Meat Industry Options: Feds paper

Meat Industry Options - Federated Farmers Discussion PaperLaunching into the New Year, we find while we were away Federated Farmers’ Meat Industry Options discussion paper that has been circulating to its members was released more generally in early January. The results of the survey are expected next month, but it is providing good thinking to launch the industry off into 2014.

Broadly, the well written paper well from Feds policy advisor Sarah Crofoot covers three sections covering different options: behaviour-focused; processor-focused; and marketing-focused. It also acknowledges that venison is processed alongside beef and lamb. Almost the next step up from the Red Meat Sector Strategy – which is referred to in the past tense although it is still guiding meat industry realignment – the paper aims to give farmers informed background to discussions. It throws everything in and considers changing supplier behaviour, the ‘Fonterra model’ and the differences between a commodity-based industry like dairy versus value-added, co-opetition market engagement, tradeable slaughter rights, toll processing, the formation of a New Zealand meat institute modelled on the Uruguayan INAC organisation, New Zealand meat processors being bought by overseas buyers, collaborating with Australian producers and even aligning Northern and Southern Hemisphere production, among others.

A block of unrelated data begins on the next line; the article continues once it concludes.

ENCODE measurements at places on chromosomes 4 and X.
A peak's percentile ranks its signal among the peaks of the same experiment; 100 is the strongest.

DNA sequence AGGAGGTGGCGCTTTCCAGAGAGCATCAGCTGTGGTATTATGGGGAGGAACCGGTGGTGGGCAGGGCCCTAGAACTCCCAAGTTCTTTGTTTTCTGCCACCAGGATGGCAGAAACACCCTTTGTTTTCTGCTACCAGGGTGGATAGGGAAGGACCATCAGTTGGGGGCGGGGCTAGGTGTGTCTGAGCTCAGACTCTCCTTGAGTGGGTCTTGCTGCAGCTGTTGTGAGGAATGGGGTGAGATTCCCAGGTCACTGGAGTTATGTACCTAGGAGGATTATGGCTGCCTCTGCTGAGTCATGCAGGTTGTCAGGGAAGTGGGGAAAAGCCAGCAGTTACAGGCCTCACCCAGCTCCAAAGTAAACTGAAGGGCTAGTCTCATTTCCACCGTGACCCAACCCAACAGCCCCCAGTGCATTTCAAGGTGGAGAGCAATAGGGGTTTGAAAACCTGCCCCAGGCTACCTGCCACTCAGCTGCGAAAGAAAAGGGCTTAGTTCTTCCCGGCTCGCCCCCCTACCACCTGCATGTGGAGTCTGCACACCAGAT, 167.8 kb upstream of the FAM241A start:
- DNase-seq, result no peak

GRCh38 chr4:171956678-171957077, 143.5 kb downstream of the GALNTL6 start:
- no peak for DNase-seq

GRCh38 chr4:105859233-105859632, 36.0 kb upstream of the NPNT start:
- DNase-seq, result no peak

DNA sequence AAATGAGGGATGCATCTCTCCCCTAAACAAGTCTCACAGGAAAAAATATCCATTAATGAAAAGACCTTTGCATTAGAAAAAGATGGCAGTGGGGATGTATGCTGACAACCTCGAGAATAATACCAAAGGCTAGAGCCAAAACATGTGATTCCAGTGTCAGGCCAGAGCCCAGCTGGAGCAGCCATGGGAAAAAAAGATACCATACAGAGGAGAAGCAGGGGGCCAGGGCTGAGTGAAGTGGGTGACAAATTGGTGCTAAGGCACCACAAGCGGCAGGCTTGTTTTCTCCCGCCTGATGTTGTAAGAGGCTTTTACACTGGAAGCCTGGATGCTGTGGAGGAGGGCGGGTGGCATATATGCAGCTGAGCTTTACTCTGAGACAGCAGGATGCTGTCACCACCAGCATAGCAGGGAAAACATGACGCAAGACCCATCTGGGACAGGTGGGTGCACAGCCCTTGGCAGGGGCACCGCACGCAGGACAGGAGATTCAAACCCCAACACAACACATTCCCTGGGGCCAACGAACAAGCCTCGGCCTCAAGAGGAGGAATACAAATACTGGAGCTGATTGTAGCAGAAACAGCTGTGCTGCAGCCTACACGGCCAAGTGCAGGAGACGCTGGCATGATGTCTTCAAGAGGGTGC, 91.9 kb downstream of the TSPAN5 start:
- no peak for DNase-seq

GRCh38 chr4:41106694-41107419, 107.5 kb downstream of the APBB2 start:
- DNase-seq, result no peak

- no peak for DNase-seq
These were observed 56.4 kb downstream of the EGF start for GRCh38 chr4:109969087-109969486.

The paper concludes by encouraging producers to decide what is important and how they’d like industry to look in five, 10 or 20 years time. They are urged to select a meat processing company to commit to that reflects their own view.

Jeanette Maxwell, chair Federated Farmers Meat & Fibre.“The OECD-FAO expects world meat exports to increase by 19 percent by 2022, so the need for reform has never been clearer,” remarked Federated Farmers Meat & Fibre chair Jeanette Maxwell. “The OECD_FAO said last year that meat prices will remain high in real terms over the next decade. This was due to changing market fundamentals of slower production growth and stronger demand and represents the opportunity we have.

“What New Zealanders need to understand is that red meat could be so much more,” she said.

“A central message of our paper is for greater co-operation. While we fight each other, we’re missing the point that global protein competition comes from white meat.”

Federated Farmers wishes to be informed by feedback that is coming back from members and now the wider industry before “plumping for a preferred option,” says Maxwell. Personally, she’s excited about the style of the Uruguayan meat institute, INAC.

“Uruguay has the most precise handle on meat industry performance anywhere in the world and that’s led to an enviable world-beating red meat industry.

“Given INAC promotes co-ordination along the entire meat chain to fund business alternatives that add value to products, it is the type of legislative intervention which could massively boost our industry without costing the taxpayer a cent.

“With the Red Meat Profit Partnership looking inside the farmgate for better farm performance, our paper shows how farmers are looking outside the farmgate for ways to boost the wider industry,” says Maxwell.

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